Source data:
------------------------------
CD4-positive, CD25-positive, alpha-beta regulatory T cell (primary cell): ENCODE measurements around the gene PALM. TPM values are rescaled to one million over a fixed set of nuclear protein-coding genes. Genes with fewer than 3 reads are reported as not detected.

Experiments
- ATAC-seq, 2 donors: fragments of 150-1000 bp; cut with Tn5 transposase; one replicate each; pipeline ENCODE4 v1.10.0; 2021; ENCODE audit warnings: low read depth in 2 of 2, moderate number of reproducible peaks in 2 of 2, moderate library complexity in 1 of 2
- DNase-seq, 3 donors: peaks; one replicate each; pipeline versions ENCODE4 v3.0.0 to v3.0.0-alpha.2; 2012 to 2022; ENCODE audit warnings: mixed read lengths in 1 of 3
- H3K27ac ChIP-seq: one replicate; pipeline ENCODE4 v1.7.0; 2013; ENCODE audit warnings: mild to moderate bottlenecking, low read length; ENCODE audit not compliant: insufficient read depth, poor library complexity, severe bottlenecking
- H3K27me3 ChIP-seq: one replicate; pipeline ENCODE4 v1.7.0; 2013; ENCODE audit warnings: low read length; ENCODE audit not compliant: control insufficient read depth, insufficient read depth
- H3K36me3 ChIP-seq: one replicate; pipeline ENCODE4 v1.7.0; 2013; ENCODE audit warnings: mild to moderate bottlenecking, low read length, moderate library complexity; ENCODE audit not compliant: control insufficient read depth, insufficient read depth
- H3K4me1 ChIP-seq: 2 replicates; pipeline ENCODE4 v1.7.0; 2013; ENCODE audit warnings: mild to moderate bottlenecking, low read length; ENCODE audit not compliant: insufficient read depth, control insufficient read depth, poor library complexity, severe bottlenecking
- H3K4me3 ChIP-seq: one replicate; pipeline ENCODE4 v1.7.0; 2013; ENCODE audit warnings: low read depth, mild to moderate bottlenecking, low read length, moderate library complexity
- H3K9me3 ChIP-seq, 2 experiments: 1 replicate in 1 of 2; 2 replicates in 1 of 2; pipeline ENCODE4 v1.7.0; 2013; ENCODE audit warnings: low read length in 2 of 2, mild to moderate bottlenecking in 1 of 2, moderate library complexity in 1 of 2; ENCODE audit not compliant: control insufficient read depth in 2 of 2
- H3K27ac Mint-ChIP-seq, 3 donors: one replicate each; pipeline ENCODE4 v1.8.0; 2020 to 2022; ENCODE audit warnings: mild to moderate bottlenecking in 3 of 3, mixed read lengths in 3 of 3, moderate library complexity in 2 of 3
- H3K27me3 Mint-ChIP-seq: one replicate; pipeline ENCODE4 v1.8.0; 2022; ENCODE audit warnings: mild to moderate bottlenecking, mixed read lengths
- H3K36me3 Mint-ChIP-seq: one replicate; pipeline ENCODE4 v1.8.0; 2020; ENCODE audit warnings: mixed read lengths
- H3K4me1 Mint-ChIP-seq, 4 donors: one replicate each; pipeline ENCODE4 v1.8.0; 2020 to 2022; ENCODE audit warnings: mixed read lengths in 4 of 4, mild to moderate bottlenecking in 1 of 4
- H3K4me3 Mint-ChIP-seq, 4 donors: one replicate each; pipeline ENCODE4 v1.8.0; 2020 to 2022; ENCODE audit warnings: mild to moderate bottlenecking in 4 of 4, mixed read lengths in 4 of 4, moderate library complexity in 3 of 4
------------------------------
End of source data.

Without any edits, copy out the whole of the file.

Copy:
CD4-positive, CD25-positive, alpha-beta regulatory T cell (primary cell): ENCODE measurements around the gene PALM. TPM values are rescaled to one million over a fixed set of nuclear protein-coding genes. Genes with fewer than 3 reads are reported as not detected.

Experiments
- ATAC-seq, 2 donors: fragments of 150-1000 bp; cut with Tn5 transposase; one replicate each; pipeline ENCODE4 v1.10.0; 2021; ENCODE audit warnings: low read depth in 2 of 2, moderate number of reproducible peaks in 2 of 2, moderate library complexity in 1 of 2
- DNase-seq, 3 donors: peaks; one replicate each; pipeline versions ENCODE4 v3.0.0 to v3.0.0-alpha.2; 2012 to 2022; ENCODE audit warnings: mixed read lengths in 1 of 3
- H3K27ac ChIP-seq: one replicate; pipeline ENCODE4 v1.7.0; 2013; ENCODE audit warnings: mild to moderate bottlenecking, low read length; ENCODE audit not compliant: insufficient read depth, poor library complexity, severe bottlenecking
- H3K27me3 ChIP-seq: one replicate; pipeline ENCODE4 v1.7.0; 2013; ENCODE audit warnings: low read length; ENCODE audit not compliant: control insufficient read depth, insufficient read depth
- H3K36me3 ChIP-seq: one replicate; pipeline ENCODE4 v1.7.0; 2013; ENCODE audit warnings: mild to moderate bottlenecking, low read length, moderate library complexity; ENCODE audit not compliant: control insufficient read depth, insufficient read depth
- H3K4me1 ChIP-seq: 2 replicates; pipeline ENCODE4 v1.7.0; 2013; ENCODE audit warnings: mild to moderate bottlenecking, low read length; ENCODE audit not compliant: insufficient read depth, control insufficient read depth, poor library complexity, severe bottlenecking
- H3K4me3 ChIP-seq: one replicate; pipeline ENCODE4 v1.7.0; 2013; ENCODE audit warnings: low read depth, mild to moderate bottlenecking, low read length, moderate library complexity
- H3K9me3 ChIP-seq, 2 experiments: 1 replicate in 1 of 2; 2 replicates in 1 of 2; pipeline ENCODE4 v1.7.0; 2013; ENCODE audit warnings: low read length in 2 of 2, mild to moderate bottlenecking in 1 of 2, moderate library complexity in 1 of 2; ENCODE audit not compliant: control insufficient read depth in 2 of 2
- H3K27ac Mint-ChIP-seq, 3 donors: one replicate each; pipeline ENCODE4 v1.8.0; 2020 to 2022; ENCODE audit warnings: mild to moderate bottlenecking in 3 of 3, mixed read lengths in 3 of 3, moderate library complexity in 2 of 3
- H3K27me3 Mint-ChIP-seq: one replicate; pipeline ENCODE4 v1.8.0; 2022; ENCODE audit warnings: mild to moderate bottlenecking, mixed read lengths
- H3K36me3 Mint-ChIP-seq: one replicate; pipeline ENCODE4 v1.8.0; 2020; ENCODE audit warnings: mixed read lengths
- H3K4me1 Mint-ChIP-seq, 4 donors: one replicate each; pipeline ENCODE4 v1.8.0; 2020 to 2022; ENCODE audit warnings: mixed read lengths in 4 of 4, mild to moderate bottlenecking in 1 of 4
- H3K4me3 Mint-ChIP-seq, 4 donors: one replicate each; pipeline ENCODE4 v1.8.0; 2020 to 2022; ENCODE audit warnings: mild to moderate bottlenecking in 4 of 4, mixed read lengths in 4 of 4, moderate library complexity in 3 of 4